January 22, 2012

1.4.5 TLS


TLS (Transport Layer Security) and SSL (Secure Sockets Layer) are protocols that provide data encryption and authentication between applications in scenarios where that data is being sent across an insecure network, such as checking your email. The terms SSL and TLS are often used interchangeably or in conjunction with each other (TLS/SSL), but one is in fact the predecessor of the other — SSL 3.0 served as the basis for TLS 1.0 which, as a result, is sometimes referred to as SSL 3.1.

The TLS protocol allows client/server applications to communicate across a network in a way designed to prevent eavesdropping and tampering.

TLS connections first begin with an insecure “hello” to the server and only switch to secured communications after the handshake between the client and the server is successful. If the TLS handshake fails for any reason, the connection is never created.

The main benefit in opting for TLS over SSL is that TLS was incepted as an open-community standard, meaning TLS is more extensible and will likely be more widely supported in the future with other Internet standards. TLS is even backwards compatible, possessing the ability to “scale down” to SSL if necessary to support secure client-side connections that only understand SSL.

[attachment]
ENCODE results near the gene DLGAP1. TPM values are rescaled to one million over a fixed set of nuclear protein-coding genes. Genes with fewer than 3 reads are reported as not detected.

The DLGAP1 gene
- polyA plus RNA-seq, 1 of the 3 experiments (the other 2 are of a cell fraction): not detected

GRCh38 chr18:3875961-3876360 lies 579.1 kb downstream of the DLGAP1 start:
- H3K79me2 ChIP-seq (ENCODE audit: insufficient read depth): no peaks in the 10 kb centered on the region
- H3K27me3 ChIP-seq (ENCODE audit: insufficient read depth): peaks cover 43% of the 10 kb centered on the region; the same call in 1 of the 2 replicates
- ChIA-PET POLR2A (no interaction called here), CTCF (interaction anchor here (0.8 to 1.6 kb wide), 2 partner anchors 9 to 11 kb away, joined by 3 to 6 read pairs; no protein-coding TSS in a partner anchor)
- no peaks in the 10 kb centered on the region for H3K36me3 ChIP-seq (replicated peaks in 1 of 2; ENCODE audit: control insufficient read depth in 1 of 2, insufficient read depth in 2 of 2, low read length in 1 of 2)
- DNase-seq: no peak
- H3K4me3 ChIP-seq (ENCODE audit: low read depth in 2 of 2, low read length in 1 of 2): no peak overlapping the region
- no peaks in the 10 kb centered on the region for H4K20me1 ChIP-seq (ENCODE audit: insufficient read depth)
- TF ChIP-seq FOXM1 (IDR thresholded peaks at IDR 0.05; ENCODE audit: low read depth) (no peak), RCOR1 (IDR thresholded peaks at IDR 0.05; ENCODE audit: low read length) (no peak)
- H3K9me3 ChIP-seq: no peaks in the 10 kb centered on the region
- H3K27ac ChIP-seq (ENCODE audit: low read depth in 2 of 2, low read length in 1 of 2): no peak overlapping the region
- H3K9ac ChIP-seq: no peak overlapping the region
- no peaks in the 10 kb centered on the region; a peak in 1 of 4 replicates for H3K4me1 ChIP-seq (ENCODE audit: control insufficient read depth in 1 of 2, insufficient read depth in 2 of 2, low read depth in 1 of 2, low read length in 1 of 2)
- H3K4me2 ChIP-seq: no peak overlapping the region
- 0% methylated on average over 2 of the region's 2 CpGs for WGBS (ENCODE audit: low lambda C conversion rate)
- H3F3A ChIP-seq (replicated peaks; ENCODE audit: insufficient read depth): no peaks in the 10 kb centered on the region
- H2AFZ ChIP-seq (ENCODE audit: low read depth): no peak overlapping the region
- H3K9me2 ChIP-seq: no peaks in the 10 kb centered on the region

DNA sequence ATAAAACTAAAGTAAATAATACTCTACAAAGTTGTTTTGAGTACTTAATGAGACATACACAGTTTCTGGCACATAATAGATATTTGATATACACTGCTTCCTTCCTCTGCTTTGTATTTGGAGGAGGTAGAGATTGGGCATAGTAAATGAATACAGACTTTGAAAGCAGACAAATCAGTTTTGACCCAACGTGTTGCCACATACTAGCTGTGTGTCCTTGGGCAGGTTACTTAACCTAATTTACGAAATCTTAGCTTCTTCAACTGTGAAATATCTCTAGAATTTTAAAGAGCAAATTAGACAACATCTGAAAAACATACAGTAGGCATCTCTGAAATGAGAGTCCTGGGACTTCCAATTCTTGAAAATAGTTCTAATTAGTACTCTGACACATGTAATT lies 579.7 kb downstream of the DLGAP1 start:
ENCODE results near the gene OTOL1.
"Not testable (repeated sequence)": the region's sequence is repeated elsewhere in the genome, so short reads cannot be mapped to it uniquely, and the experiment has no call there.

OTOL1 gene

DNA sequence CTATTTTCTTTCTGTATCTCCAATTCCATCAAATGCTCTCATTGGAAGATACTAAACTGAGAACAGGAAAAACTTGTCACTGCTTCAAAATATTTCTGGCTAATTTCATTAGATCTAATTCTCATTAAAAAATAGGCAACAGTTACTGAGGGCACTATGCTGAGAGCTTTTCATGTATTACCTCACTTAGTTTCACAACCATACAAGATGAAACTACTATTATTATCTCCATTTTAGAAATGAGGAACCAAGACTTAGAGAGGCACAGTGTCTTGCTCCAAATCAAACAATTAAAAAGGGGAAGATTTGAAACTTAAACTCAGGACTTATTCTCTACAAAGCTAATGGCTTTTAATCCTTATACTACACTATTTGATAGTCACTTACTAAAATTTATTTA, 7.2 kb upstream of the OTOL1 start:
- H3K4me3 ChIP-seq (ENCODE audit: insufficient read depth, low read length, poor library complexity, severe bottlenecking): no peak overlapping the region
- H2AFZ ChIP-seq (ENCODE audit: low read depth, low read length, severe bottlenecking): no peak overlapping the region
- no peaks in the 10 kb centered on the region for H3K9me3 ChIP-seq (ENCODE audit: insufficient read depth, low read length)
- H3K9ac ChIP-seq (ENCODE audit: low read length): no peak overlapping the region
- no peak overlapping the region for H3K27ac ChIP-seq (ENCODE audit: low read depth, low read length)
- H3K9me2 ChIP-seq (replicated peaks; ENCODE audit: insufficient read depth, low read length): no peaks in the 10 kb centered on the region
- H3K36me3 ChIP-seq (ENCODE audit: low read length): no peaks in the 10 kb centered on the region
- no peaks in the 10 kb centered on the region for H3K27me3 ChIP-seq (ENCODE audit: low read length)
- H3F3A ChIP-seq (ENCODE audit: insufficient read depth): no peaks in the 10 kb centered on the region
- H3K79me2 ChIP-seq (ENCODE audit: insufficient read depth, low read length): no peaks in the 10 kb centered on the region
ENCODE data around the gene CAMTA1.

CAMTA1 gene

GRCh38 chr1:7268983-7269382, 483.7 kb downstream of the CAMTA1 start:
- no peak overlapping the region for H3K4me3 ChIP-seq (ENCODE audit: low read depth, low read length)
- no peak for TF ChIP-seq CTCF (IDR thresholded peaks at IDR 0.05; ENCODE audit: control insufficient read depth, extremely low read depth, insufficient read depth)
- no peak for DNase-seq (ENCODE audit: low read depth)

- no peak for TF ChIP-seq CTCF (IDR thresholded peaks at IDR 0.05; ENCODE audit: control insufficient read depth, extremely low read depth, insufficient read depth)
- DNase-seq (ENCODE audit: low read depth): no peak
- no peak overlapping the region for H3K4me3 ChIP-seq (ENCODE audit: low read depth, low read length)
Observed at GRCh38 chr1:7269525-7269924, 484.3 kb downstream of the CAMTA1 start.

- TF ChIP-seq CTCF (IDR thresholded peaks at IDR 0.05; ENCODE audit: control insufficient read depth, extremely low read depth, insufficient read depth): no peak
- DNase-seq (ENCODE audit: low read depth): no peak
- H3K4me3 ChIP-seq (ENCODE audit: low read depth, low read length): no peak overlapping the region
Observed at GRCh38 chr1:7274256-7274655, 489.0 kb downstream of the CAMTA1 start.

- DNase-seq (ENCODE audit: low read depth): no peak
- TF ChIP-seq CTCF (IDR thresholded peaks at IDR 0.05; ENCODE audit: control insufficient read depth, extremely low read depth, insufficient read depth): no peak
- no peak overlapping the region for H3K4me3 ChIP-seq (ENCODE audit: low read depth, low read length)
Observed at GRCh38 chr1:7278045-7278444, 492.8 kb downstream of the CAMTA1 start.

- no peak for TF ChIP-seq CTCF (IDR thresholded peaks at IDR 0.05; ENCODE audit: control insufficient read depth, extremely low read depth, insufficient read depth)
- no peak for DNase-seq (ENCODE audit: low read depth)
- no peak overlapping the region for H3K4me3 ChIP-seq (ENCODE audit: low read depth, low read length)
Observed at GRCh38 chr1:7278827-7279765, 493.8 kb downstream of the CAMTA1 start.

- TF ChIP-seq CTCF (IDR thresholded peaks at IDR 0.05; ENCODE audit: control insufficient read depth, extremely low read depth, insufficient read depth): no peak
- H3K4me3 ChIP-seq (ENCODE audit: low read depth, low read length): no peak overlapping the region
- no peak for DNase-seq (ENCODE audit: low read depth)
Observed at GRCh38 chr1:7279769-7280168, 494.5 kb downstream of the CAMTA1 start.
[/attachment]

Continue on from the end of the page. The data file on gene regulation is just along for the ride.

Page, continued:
Another more immediate benefit, however, is that TLS allows both secure and insecure connections over the same port, whereas SSL requires a designated secure-only port.

TLS and SSL encrypt the segments of network connections above the Transport Layer, using asymmetric cryptography for key exchange, symmetric encryption for privacy, and message authentication codes for message integrity.

TLS is an IETF standards track protocol, last updated in RFC 5246, and is based on the earlier SSL specifications developed by Netscape Communications.


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